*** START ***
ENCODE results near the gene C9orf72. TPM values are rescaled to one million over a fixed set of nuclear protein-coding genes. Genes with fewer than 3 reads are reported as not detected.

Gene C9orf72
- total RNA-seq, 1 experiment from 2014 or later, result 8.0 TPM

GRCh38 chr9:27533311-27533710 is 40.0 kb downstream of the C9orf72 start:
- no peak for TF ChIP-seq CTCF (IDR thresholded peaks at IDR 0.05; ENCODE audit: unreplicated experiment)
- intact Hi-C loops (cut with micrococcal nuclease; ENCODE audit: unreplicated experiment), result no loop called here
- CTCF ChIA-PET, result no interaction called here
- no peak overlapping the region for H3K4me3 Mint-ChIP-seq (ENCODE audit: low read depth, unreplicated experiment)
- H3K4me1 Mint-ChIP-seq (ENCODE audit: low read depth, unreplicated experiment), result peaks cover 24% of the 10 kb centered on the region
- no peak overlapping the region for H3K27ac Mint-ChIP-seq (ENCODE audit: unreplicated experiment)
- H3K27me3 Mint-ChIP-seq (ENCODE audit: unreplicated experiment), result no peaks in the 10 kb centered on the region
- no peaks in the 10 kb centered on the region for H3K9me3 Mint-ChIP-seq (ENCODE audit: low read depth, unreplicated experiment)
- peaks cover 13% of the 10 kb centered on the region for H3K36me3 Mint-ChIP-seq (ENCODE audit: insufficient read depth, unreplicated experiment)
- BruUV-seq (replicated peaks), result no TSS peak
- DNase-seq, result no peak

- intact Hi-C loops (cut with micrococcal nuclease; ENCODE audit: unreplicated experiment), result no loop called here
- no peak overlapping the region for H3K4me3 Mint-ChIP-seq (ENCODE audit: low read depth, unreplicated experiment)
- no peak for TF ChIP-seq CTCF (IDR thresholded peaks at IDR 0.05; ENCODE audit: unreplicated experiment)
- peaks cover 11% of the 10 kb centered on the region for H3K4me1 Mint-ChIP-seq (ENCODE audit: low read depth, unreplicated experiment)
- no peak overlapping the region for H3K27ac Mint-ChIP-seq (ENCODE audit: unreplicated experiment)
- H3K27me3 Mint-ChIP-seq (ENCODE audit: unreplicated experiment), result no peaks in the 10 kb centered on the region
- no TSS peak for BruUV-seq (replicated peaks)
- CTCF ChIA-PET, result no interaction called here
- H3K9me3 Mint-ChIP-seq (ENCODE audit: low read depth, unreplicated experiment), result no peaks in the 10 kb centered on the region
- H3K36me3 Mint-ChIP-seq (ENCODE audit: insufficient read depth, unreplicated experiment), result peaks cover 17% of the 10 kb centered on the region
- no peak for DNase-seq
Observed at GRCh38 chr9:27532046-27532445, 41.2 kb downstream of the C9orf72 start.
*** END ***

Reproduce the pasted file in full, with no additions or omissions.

ENCODE results near the gene C9orf72. TPM values are rescaled to one million over a fixed set of nuclear protein-coding genes. Genes with fewer than 3 reads are reported as not detected.

Gene C9orf72
- total RNA-seq, 1 experiment from 2014 or later, result 8.0 TPM

GRCh38 chr9:27533311-27533710 is 40.0 kb downstream of the C9orf72 start:
- no peak for TF ChIP-seq CTCF (IDR thresholded peaks at IDR 0.05; ENCODE audit: unreplicated experiment)
- intact Hi-C loops (cut with micrococcal nuclease; ENCODE audit: unreplicated experiment), result no loop called here
- CTCF ChIA-PET, result no interaction called here
- no peak overlapping the region for H3K4me3 Mint-ChIP-seq (ENCODE audit: low read depth, unreplicated experiment)
- H3K4me1 Mint-ChIP-seq (ENCODE audit: low read depth, unreplicated experiment), result peaks cover 24% of the 10 kb centered on the region
- no peak overlapping the region for H3K27ac Mint-ChIP-seq (ENCODE audit: unreplicated experiment)
- H3K27me3 Mint-ChIP-seq (ENCODE audit: unreplicated experiment), result no peaks in the 10 kb centered on the region
- no peaks in the 10 kb centered on the region for H3K9me3 Mint-ChIP-seq (ENCODE audit: low read depth, unreplicated experiment)
- peaks cover 13% of the 10 kb centered on the region for H3K36me3 Mint-ChIP-seq (ENCODE audit: insufficient read depth, unreplicated experiment)
- BruUV-seq (replicated peaks), result no TSS peak
- DNase-seq, result no peak

- intact Hi-C loops (cut with micrococcal nuclease; ENCODE audit: unreplicated experiment), result no loop called here
- no peak overlapping the region for H3K4me3 Mint-ChIP-seq (ENCODE audit: low read depth, unreplicated experiment)
- no peak for TF ChIP-seq CTCF (IDR thresholded peaks at IDR 0.05; ENCODE audit: unreplicated experiment)
- peaks cover 11% of the 10 kb centered on the region for H3K4me1 Mint-ChIP-seq (ENCODE audit: low read depth, unreplicated experiment)
- no peak overlapping the region for H3K27ac Mint-ChIP-seq (ENCODE audit: unreplicated experiment)
- H3K27me3 Mint-ChIP-seq (ENCODE audit: unreplicated experiment), result no peaks in the 10 kb centered on the region
- no TSS peak for BruUV-seq (replicated peaks)
- CTCF ChIA-PET, result no interaction called here
- H3K9me3 Mint-ChIP-seq (ENCODE audit: low read depth, unreplicated experiment), result no peaks in the 10 kb centered on the region
- H3K36me3 Mint-ChIP-seq (ENCODE audit: insufficient read depth, unreplicated experiment), result peaks cover 17% of the 10 kb centered on the region
- no peak for DNase-seq
Observed at GRCh38 chr9:27532046-27532445, 41.2 kb downstream of the C9orf72 start.